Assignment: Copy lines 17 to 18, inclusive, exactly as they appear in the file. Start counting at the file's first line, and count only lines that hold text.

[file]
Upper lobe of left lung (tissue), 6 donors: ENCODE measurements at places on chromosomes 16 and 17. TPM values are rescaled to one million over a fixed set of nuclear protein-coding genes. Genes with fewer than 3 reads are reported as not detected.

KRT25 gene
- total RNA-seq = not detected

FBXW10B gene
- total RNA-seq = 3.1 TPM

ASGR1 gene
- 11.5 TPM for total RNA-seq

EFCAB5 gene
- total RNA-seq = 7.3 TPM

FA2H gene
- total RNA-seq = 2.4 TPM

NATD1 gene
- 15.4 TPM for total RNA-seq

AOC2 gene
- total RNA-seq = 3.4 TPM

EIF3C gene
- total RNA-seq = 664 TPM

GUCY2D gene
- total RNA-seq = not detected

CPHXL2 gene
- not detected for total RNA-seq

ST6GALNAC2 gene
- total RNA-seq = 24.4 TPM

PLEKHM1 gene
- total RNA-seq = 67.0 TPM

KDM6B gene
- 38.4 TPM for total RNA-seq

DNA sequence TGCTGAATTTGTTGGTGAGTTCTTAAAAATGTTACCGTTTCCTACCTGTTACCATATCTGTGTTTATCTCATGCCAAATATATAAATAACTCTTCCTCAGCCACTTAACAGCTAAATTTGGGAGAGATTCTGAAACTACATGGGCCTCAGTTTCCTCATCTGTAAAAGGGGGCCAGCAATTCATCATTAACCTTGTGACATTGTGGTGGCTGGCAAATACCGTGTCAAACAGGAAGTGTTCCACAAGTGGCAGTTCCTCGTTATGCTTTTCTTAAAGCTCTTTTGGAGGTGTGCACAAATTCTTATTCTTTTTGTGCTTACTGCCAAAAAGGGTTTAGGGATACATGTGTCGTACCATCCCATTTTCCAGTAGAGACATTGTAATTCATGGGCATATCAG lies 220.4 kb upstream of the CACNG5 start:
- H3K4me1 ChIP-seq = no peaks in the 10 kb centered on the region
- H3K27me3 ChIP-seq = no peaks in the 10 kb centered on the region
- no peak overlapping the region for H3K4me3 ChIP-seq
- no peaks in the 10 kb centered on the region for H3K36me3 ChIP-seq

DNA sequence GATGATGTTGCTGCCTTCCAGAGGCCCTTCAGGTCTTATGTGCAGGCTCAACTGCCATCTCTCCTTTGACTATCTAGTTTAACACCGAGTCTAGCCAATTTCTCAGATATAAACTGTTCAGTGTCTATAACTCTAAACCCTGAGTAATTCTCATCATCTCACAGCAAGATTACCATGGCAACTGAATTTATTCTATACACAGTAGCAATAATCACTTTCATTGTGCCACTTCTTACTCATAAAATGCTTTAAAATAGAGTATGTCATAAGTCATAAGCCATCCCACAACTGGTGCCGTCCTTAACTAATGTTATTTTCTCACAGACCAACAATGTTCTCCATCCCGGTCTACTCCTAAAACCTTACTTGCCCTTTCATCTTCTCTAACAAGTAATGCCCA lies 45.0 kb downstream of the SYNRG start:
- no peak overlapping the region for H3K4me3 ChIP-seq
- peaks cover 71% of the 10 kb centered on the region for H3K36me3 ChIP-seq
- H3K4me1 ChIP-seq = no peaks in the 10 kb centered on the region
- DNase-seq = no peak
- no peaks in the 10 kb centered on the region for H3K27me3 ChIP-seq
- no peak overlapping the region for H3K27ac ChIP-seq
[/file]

- total RNA-seq = 664 TPM

GUCY2D gene